Mass held after Hong Kong protest turns violent
Tearful bishop 'moved' by young protesters as diocese calls for a peaceful end to extradition dispute.
Police fire tear gas in an attempt to disperse protesters in the Admiralty area of Hong Kong on June 12. (ucanews.com photo)
A special Mass was held in Hong Kong after a day of protest turned violent and left two people in serious condition in hospital and at least 79 injured.
About 5,000 riot police fired tear gas, pepper spray and rubber bullets at thousands of protesters yesterday as they cleared streets around the city's Legislative Council.
Confrontations continued late into the night as the mostly young protesters were pushed back from the complex in the protest over a controversial extradition bill.
Auxiliary Bishop Joseph Ha Chi-shing met with a group of young Catholics before a special Mass for Hong Kong at Our Lady of Mount Carmel Church at 7 p.m.
In a tearful homily, he said he had been moved by seeing the young people as he walked from the diocesan center to the church.
“They just want to voice their demands. Why do they deserve that [violence]?” Bishop Ha asked. “I can’t understand why Hong Kong has become like this today. We just want to live freely. We don’t deserve it.”
Hong Kong Diocese released three statements to call for the government and the public to exercise restraint and seek a solution to the dilemma through peaceful, rational channels. It asked the faithful to pray for the city.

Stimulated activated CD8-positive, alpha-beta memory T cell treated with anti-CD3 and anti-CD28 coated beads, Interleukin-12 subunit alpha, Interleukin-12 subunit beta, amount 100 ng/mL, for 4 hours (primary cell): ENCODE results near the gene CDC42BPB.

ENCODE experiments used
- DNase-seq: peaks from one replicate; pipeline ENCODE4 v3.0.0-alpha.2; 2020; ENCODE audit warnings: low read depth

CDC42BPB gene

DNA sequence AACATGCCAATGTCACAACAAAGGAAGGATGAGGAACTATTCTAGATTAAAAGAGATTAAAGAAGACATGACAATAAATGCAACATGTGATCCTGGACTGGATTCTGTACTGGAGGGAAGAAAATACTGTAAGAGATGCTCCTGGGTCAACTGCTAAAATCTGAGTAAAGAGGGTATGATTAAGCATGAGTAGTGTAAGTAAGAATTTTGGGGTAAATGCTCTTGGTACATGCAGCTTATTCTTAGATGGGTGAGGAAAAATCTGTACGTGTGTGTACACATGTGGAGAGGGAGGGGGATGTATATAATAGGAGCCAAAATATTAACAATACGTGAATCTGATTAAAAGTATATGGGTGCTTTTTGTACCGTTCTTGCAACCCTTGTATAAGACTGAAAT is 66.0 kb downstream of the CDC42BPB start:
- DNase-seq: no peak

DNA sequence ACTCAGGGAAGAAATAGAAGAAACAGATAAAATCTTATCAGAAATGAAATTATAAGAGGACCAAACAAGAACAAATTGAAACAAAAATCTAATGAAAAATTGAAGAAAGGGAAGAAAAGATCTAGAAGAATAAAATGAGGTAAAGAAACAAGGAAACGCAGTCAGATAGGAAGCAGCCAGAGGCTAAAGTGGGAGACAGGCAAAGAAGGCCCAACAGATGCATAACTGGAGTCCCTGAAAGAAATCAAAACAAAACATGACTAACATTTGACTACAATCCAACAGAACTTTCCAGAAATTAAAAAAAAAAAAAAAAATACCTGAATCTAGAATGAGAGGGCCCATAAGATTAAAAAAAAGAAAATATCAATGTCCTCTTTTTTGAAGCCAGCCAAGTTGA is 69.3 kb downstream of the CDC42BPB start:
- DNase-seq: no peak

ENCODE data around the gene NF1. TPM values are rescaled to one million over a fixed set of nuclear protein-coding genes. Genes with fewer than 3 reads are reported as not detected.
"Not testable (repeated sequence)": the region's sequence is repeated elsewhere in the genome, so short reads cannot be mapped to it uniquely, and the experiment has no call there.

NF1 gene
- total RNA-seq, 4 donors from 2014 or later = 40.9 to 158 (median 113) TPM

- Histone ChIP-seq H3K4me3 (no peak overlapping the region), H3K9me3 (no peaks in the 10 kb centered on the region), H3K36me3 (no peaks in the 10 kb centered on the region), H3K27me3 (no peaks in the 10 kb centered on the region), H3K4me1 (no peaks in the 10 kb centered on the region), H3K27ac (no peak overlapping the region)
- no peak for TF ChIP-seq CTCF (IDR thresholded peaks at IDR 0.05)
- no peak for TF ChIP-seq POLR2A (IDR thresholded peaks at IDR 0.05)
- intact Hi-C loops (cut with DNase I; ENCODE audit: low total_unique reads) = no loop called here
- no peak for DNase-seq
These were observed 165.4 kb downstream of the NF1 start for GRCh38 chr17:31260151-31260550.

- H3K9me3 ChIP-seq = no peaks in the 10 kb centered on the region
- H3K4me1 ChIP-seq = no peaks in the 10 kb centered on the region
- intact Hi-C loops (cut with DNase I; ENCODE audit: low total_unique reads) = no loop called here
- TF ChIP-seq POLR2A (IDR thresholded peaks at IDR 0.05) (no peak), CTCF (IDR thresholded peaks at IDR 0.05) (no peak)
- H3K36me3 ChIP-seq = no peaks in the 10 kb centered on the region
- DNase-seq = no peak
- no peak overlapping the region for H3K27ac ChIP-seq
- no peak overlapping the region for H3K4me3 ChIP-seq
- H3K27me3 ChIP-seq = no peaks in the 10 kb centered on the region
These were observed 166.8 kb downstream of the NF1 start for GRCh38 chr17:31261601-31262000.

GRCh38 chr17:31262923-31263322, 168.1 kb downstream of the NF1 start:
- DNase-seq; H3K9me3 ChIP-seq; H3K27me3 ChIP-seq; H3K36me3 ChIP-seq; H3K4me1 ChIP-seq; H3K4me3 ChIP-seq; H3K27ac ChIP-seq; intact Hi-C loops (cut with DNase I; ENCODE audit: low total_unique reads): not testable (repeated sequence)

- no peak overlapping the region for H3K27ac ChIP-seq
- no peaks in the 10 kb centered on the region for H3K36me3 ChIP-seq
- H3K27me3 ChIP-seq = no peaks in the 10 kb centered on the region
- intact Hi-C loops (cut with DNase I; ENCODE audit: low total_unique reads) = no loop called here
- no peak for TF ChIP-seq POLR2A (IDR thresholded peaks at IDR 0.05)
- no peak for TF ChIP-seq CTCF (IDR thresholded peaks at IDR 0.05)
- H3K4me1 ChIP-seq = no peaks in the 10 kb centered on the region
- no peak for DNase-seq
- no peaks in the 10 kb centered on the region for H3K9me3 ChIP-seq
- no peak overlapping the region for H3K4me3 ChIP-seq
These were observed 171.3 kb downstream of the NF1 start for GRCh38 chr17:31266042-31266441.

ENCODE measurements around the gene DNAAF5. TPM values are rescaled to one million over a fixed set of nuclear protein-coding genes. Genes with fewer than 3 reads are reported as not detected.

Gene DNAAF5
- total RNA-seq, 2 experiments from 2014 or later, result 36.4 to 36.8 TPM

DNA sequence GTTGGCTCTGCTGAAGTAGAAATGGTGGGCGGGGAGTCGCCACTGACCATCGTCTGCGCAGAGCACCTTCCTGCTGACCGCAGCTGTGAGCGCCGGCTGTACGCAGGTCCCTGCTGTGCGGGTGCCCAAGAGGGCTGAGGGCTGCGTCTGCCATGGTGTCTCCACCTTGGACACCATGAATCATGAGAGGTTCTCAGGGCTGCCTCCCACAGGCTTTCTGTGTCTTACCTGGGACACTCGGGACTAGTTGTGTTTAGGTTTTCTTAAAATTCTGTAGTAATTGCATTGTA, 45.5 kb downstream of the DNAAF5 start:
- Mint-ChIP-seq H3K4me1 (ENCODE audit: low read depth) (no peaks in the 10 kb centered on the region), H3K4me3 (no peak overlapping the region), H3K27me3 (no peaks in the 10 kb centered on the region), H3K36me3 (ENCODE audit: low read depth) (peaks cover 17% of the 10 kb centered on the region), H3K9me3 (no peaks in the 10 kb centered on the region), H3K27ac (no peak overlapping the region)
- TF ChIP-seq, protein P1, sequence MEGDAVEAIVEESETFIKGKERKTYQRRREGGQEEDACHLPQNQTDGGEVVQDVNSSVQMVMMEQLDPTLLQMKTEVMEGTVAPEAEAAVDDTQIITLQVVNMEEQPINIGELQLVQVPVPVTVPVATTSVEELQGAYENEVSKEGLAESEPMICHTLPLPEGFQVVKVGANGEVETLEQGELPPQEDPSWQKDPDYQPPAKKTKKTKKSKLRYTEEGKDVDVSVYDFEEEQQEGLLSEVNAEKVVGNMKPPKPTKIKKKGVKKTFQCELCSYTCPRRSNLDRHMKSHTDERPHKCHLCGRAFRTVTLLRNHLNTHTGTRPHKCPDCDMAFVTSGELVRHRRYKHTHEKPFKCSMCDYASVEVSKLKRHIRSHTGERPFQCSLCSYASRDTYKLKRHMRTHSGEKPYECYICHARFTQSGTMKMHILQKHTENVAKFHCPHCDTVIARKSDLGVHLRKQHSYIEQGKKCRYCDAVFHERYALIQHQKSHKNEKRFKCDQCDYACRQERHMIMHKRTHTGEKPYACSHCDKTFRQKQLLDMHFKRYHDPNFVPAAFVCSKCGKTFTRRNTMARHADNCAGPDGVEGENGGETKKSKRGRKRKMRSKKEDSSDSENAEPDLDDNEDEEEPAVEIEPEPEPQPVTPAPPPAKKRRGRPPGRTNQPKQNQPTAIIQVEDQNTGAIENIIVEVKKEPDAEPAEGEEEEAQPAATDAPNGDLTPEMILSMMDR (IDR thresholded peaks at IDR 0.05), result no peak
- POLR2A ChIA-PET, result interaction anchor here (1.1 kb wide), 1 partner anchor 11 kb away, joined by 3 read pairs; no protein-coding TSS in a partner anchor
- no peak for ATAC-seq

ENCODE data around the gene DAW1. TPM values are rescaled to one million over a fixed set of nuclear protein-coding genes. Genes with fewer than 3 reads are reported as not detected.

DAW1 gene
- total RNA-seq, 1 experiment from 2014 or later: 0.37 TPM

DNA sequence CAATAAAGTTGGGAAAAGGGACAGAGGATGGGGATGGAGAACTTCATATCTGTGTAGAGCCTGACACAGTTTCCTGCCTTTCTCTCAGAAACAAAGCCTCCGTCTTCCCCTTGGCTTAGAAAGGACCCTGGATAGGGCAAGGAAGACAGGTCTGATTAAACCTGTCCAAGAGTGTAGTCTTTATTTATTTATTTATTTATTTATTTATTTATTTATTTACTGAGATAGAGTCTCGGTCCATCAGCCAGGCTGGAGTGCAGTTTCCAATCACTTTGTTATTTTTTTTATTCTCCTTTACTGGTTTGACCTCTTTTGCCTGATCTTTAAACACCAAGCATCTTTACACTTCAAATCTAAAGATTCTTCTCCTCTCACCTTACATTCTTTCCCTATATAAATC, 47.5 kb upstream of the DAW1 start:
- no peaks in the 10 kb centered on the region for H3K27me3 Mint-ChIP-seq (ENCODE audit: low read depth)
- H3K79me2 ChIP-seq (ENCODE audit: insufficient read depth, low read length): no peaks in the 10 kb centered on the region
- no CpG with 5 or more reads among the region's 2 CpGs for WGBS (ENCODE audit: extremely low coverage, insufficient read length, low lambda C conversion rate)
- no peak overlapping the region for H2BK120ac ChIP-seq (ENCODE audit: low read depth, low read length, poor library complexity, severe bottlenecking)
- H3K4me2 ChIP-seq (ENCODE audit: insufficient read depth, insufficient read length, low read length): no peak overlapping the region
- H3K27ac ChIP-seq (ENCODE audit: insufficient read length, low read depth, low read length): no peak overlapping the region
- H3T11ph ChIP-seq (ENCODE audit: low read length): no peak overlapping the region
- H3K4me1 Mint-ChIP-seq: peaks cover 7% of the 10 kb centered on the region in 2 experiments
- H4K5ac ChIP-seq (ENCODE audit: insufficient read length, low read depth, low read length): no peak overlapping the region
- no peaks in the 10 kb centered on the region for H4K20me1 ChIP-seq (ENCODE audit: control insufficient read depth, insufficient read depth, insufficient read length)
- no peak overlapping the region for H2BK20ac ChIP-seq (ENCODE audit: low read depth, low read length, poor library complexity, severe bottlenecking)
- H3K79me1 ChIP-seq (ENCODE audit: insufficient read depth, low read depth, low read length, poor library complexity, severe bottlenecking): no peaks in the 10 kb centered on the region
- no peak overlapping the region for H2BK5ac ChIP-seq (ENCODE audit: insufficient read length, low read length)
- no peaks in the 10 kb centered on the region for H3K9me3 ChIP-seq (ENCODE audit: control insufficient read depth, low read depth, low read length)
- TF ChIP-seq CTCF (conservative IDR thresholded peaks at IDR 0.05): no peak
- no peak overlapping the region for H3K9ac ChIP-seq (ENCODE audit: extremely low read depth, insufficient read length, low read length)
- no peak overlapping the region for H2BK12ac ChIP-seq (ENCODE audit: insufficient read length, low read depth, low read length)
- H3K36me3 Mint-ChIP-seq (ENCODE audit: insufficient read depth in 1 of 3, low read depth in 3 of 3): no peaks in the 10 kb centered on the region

The Colloquium of Six Religious Leaders of Hong Kong, which comprises representatives of the Catholic Church, Protestant Church, Buddhism, Taoism, Islam and Confucius, also released a statement calling on the government and the public to seek a solution in a restrained and peaceful manner.
Bishop Ha said he would discuss the situation with Cardinal John Tong, the apostolic administrator of Hong Kong.
Hong Kong was quiet today as police maintained a heavy presence around the Legislative Council Building and in the Admiralty area, CNN reported.
The legislature said no meeting to discuss the extradition bill would be held today in a victory for protesters and opposition lawmakers who have been calling for it to be postponed or dropped.
Despite the mass protest, Hong Kong's Chief Executive Carrie Lam has refused to withdraw the extradition bill, saying it is needed to plug loopholes to prevent the city from becoming a haven for mainland fugitives.
Although Hong Kong is part of China, it has separate laws that follow a British-style system and has no capital punishment, unlike mainland China. Many people fear that the proposed extradition law means they could be taken from Hong Kong by Chinese authorities for political or business offenses.
Opposition lawmakers have accused the police of using excessive force and likened the violence to scenes associated with mainland China.
"The protesters joined the rally with Hong Kong's best interests at heart," pro-democracy lawmaker Leung Yiu-chung said. "The government has no heart at all."